- Last Updated: Saturday, 20 June 2020 06:00
7500 refers to the air traffic control code for a hijacking. Shortly after takeoff from a Berlin airport, the flight is taken hostage and Tobias (Gordon-Levitt), the copilot, and the captain fend off the attackers from the cockpit but not before injuring the two pilots. Following protocols, Tobias refuses to open the door to the hijackers and sets course for an emergency landing, but the attackers are threatening to kill each passenger if he doesn’t comply with their request. It’s the ultimate test of his life.
If you’re the type of person who doesn’t enjoy movies set in one locale and want high-flying action than 7500 may not be for you. The film starts in the cockpit and ends just outside the cockpit doors. The suspense and tension is two-fold because of the dark and claustrophobic setting. He watches the hijackers as they pound on the door on the video monitor above the controls. All the action outside the cockpit is seen through the grainy black and white image on the cockpit monitors. The stakes are even higher when his fiancé, a flight attendant on the flight is threatened if he doesn’t open the door.
While the plot is not an original one, the approach is. The fighting scenes are messy and realistic for tight quarters like a cockpit. The characters are every day people with no special skills or law enforcement training, hence the stakes are higher.
Even if the action is low-key, the suspense and tension isn’t. Instead of outsmarting the hijackers or planning an elaborate rescue like in a Hollywood movie, the Academy Award®-nominated director takes a more subtle approach. Tobias pleads with one of the young hijackers who seems to have second doubts about his mission. They form a bond that will mean life or death.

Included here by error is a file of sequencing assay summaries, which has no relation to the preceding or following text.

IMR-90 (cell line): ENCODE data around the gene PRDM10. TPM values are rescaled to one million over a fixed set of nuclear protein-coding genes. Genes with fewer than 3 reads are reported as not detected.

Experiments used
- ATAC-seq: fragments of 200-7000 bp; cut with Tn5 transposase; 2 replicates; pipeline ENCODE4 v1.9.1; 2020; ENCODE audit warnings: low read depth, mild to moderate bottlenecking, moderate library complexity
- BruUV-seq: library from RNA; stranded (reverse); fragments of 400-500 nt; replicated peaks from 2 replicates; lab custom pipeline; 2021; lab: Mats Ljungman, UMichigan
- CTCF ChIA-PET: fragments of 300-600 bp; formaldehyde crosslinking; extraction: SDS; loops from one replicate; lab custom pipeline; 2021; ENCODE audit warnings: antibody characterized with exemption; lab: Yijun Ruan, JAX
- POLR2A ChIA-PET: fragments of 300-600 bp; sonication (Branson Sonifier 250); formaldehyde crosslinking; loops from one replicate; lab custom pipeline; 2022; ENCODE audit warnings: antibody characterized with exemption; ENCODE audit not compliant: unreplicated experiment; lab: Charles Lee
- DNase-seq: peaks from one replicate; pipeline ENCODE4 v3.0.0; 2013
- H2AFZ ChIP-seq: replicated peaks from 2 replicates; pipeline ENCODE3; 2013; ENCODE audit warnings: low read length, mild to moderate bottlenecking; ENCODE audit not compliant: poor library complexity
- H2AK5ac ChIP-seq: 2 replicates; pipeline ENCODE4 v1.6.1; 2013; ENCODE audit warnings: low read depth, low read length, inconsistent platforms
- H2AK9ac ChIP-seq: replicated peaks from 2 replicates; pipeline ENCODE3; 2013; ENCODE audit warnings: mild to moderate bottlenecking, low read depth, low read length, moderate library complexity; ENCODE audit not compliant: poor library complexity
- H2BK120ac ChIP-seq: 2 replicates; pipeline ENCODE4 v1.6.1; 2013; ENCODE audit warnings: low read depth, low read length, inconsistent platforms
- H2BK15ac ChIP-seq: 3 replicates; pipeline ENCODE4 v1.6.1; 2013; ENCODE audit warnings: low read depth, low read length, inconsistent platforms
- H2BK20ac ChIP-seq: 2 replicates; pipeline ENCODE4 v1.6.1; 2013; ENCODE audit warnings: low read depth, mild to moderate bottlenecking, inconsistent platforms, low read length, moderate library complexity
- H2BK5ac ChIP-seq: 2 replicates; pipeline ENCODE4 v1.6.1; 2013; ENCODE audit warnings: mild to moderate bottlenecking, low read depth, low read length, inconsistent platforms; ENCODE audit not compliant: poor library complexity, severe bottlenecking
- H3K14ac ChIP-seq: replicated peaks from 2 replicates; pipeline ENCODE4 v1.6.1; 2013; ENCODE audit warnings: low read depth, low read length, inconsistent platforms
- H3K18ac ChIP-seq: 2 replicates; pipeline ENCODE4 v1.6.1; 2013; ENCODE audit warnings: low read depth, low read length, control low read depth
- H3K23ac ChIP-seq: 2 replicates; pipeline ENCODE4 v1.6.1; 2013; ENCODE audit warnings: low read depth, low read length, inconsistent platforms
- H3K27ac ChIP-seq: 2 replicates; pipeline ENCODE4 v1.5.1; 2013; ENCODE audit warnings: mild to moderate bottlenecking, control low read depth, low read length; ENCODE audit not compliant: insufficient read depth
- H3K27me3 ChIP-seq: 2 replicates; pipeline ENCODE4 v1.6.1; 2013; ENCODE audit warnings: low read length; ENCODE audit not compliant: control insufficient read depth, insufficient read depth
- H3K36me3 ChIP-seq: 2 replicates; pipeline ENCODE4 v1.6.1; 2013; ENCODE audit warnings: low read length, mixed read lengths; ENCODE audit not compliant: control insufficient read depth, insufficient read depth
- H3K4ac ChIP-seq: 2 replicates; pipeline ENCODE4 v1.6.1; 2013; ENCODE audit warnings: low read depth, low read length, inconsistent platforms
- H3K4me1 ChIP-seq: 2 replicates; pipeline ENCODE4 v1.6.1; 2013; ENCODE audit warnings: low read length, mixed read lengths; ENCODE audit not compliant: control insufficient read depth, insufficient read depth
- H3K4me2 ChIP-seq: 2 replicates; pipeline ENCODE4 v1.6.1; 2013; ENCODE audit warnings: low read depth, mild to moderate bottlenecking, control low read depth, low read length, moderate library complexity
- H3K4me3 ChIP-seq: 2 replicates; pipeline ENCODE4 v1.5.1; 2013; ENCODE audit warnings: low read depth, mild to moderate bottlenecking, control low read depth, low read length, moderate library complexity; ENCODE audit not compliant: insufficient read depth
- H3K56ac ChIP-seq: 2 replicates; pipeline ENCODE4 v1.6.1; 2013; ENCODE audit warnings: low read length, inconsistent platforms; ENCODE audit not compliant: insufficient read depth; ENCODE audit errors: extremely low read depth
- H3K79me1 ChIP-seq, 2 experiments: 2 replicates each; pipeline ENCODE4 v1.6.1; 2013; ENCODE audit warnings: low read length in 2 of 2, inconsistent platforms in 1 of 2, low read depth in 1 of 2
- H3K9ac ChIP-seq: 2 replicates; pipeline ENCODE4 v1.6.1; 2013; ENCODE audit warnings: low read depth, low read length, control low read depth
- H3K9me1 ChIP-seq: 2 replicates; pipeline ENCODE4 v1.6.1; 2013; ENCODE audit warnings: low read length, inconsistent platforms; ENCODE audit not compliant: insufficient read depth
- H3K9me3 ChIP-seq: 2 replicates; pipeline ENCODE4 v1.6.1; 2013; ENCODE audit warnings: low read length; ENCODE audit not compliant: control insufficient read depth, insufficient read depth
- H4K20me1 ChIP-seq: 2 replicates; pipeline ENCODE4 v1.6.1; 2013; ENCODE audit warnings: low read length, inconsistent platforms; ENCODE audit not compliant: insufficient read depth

German director Patrick Vollrath gained attention after his short, EVERYTHING WILL BE OKAY was a critical hit at Cannes and it went on to earn him an Oscar® nomination for best live-action short. The short is a moving story that appeals to the emotions. Watch it here.
His follow up, 7500, is a big undertaking not in scope but shooting in such a confined space. The claustrophobia feeds that anxiety especially when there is no where to go during the struggle for the plane. The emotions feel real and raw.
In an interview with the writer/director, Vollrath told CineMovie the actors and camera were improvised with long takes that often lasted 30 to 40 minutes at a time. That may attribute to the reason why the film flowed very well with heightened emotion escalating over time.
While some may complain the Middle Eastern hijacker is a stereotype, Vollrath humanizes the young German-Muslim man for a different perspective on the subject. The inspiration came from a news story, according to the director. However, the other assailants are one-dimensional. What’s different, however, is that you don’t know they’re Muslim until late in the movie when one of them chants 'Allahu Akbar.’ Before then, we can assume they are of Middle Eastern descent even though they’re speaking German. So it may play to that stereotype, but the intention is to show the humanity of one extremist which was different.
7500 is an entertaining film that will have you on the edge of your seat for 97 minutes. 7500 is now streaming on Prime Video.